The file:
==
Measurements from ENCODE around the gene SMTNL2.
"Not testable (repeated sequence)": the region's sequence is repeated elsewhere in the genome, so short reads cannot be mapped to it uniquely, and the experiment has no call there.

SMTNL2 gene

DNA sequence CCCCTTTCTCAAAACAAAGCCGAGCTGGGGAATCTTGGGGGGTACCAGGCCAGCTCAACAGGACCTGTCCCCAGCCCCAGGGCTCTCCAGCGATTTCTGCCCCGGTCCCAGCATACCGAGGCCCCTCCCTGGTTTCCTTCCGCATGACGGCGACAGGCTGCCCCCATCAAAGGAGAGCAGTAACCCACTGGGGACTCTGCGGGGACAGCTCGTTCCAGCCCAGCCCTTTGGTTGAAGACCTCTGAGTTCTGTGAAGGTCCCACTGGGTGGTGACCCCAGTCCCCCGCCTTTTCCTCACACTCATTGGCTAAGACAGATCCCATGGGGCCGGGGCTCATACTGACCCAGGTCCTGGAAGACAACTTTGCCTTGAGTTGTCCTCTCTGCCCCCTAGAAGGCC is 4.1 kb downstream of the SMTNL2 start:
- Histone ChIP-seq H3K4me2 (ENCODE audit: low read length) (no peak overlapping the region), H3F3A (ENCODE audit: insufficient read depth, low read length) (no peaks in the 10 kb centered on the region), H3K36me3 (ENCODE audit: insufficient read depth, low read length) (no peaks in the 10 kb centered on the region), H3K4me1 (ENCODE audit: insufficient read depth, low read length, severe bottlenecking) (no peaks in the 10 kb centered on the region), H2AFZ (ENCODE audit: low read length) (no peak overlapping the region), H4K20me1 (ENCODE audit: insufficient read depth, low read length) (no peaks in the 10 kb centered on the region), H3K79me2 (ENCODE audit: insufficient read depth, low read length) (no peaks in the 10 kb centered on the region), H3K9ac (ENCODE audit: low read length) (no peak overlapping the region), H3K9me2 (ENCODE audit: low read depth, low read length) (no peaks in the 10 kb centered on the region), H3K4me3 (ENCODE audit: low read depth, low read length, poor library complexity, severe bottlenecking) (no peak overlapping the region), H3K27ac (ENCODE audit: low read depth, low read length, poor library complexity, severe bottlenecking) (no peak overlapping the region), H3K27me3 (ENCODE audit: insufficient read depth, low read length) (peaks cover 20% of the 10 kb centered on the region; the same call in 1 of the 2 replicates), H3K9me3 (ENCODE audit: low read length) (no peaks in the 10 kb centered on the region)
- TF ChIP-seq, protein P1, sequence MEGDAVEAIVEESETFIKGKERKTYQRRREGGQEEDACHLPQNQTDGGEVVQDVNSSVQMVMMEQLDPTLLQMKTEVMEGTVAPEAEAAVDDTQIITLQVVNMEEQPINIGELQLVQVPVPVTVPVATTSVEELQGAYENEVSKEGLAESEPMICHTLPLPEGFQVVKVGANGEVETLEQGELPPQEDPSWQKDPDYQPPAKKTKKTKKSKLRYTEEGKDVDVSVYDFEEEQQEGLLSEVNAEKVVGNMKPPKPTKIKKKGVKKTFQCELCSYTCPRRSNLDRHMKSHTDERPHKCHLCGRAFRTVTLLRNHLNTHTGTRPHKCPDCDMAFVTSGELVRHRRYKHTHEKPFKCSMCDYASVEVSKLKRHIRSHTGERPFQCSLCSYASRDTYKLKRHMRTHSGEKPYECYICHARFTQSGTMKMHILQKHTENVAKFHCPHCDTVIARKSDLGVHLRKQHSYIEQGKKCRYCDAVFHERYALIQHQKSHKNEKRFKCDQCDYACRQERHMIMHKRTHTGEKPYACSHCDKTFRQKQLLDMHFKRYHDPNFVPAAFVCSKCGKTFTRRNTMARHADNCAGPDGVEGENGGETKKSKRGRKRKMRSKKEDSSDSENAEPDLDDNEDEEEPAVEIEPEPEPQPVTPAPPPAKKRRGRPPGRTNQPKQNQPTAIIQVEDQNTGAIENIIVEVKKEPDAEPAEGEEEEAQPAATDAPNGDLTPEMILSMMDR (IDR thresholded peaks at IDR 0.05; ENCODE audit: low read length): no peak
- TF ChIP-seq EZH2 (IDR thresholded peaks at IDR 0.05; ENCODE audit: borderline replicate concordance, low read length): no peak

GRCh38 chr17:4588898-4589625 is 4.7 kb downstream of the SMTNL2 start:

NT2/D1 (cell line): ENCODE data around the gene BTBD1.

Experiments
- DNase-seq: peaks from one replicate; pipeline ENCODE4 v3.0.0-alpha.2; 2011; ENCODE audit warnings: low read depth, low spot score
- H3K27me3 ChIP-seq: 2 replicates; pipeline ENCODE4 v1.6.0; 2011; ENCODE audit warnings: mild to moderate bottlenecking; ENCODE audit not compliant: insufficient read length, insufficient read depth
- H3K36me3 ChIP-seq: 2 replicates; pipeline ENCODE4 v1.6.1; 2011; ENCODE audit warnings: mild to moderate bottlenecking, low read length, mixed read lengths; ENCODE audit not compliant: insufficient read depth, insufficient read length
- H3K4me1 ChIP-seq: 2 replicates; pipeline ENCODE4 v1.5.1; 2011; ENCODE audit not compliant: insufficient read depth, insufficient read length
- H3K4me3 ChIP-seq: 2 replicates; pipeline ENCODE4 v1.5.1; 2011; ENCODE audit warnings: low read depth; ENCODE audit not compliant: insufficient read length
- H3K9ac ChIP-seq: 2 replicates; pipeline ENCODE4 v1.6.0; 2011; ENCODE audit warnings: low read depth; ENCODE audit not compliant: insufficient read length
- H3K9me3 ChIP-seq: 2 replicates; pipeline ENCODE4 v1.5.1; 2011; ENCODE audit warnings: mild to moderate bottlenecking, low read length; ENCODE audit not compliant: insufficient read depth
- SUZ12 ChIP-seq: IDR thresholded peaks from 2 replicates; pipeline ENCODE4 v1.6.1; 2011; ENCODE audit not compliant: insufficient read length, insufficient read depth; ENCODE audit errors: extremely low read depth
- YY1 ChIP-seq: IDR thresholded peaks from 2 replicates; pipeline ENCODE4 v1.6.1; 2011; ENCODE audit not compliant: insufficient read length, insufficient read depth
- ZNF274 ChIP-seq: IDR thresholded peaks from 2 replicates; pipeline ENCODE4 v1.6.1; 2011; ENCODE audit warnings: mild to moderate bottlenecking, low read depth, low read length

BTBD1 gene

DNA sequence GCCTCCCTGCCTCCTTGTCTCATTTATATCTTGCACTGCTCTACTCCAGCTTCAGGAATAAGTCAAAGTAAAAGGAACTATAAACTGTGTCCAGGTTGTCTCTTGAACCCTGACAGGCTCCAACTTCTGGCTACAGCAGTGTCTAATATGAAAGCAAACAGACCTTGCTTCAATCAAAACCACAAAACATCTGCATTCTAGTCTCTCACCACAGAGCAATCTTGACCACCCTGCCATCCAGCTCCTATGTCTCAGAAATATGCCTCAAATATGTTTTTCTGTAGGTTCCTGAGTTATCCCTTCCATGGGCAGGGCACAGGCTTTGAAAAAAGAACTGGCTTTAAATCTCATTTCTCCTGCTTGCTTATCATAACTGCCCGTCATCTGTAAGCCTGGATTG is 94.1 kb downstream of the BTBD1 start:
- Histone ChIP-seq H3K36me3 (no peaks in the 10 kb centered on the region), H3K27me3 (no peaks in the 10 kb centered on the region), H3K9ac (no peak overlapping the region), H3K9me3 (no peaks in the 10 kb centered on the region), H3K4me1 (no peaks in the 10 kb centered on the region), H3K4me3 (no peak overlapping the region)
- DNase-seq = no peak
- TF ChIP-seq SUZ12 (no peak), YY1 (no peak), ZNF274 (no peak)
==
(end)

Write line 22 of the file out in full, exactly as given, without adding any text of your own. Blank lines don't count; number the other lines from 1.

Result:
DNA sequence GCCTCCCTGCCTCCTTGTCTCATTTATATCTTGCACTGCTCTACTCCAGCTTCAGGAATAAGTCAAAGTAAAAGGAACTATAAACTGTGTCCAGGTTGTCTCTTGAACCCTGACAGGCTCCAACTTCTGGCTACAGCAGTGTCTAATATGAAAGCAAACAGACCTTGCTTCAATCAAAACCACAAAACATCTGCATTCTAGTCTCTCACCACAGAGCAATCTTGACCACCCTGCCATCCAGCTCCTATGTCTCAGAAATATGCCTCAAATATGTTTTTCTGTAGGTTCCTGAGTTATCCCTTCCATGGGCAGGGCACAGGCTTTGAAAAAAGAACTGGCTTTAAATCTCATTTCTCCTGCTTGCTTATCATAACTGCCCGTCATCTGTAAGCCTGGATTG is 94.1 kb downstream of the BTBD1 start: